An extended period of working from home creates a unique opportunity for employers to personalise individual workspaces, which could not only have positive implications from a mental wellbeing perspective, but may also enhance performance. Many organisations have provided employees with suitable workstations or chairs during this period of working from home. However, I wonder how many of them have measured the environmental conditions which their employees are faced with at home and then provided solutions such as air purifiers, noise cancelling headphones or lighting solutions to meet the specific needs of each employee. By monitoring employees and understanding their bespoke needs from a workspace perspective, employers could start to make small positive steps towards better supporting mental wellbeing, as well as achieving the added bonus of improving performance.


This leads me on to my final point in relation to mental wellbeing. We are all aware that if employees are facing mental wellbeing challenges that this could have serious implications on their overall health, and is why this should be a priority for organisations, not only in the next few months, but at all times. These significant health implications could not only cause increased absenteeism, risk of burnout, and many other serious repercussions, but will also likely lead to a significant dip in employee performance. Our data provides clear evidence that this has been the case during the last 6-months, with employees who reported feeling anxious performing worse from a cognitive perspective compared to those reporting feeling happy. Decision-making ability was reduced by 8% and distractibility was 7% poorer in the group of anxious employees compared to happy employees (see Figure 1). Added to this, those employees reporting working from home as undesirable (which we also know impacts mental wellbeing) performed worse on short term memory and distractibility tasks by 25% and 10% respectively. Supporting this objective evidence, employees who found working from home undesirable, also reported feeling less productive and less able to concentrate than those who found working from home desirable. Fast forward 6 months to the likely scenario of most employees still working from home and it’s very easy to see how individuals who are struggling from a mental wellbeing perspective (potentially at least a third of the workforce based on our data) will be finding it more and more difficult to maintain their performance levels. Aside from the financial cost this could cause employers, it is likely to lead to a worsening of employee mental wellbeing as part of a vicious cycle that could prove difficult to stop, with the human cost in health and quality of life far outweighing the impact on organisational bottom lines.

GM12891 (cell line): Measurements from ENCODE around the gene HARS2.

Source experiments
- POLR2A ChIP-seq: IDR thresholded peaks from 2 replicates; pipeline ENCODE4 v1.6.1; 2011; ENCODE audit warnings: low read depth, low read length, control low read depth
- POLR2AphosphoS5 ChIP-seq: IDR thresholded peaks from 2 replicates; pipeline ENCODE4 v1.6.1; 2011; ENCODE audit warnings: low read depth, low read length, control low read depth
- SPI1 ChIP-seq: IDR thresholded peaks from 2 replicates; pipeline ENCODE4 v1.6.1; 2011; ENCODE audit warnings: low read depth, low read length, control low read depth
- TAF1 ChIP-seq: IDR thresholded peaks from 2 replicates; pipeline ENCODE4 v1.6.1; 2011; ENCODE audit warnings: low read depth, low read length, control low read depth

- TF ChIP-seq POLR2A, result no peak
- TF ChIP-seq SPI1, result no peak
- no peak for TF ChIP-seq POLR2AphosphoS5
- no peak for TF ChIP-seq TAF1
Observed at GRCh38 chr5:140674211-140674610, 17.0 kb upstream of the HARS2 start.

Figure 1


Physical Wellbeing

Unfortunately the findings for physical wellbeing whilst working from home don’t make encouraging reading. General activity levels trended in a negative direction across the six month period, with daily average steps declining by 16% and daily active minutes reducing by 28 minutes when working from home compared to the office. Even more worryingly, sedentary time (any seated, awake time with low energy expenditure) increased by an average of 47 minutes per day whilst people worked from home. This essentially meant that individuals spent nearly a whole extra day sedentary per month whilst working from home which, as outlined by our Science Consultant (Lauren Gourlay) in her recent article, leaves individuals at an increased risk of numerous diseases, impacts their mental wellbeing and can also effect work performance (see below). Whilst structured exercise minutes (jogging, gym sessions, swimming etc) remained fairly constant during the period, there actually needs to be an increase in the frequency and duration of this type of activity in order to offset the negative impact of excessive sedentary time and help avoid it becoming a significant risk for employers over the coming months.


Much like mental wellbeing, this overall negative trend was not apparent for all, with 37% of individuals either maintaining or increasing their daily step count and 30% maintaining or reducing their daily sedentary time across the six months. These behaviour changes are really positive, particularly given some of the restrictions that were in place during the early stages of the home working period. They now provide organisations with an opportunity to proactively work with these employees to help them develop long term habits around their physical wellbeing, facilitated by a new flexible approach to work, which could positively impact their mental wellbeing, reduce health risks and help to improve overall performance at work. In addition, there is a need to focus a lot of stakeholder time and energy on supporting the majority of employees who have become less active (67%) and more sedentary (70%) since working from home, to ensure these trends do not become life forming habits. Faced with an extended period of working from home, individuals who have developed these negative habits, will need more than the often used approach of online education around the benefits of exercise, movement and daily activity. The data shows this has been ineffective for the majority of employees over the last 6-months, so organisations need to be more innovative in their approach. This should start with comprehensive measurement activities, which ultimately become part of the wellbeing support packages available to employees on a daily basis, to track changes over time and provide evidence to support an individualised programme of support that can be sustained in a remote manner.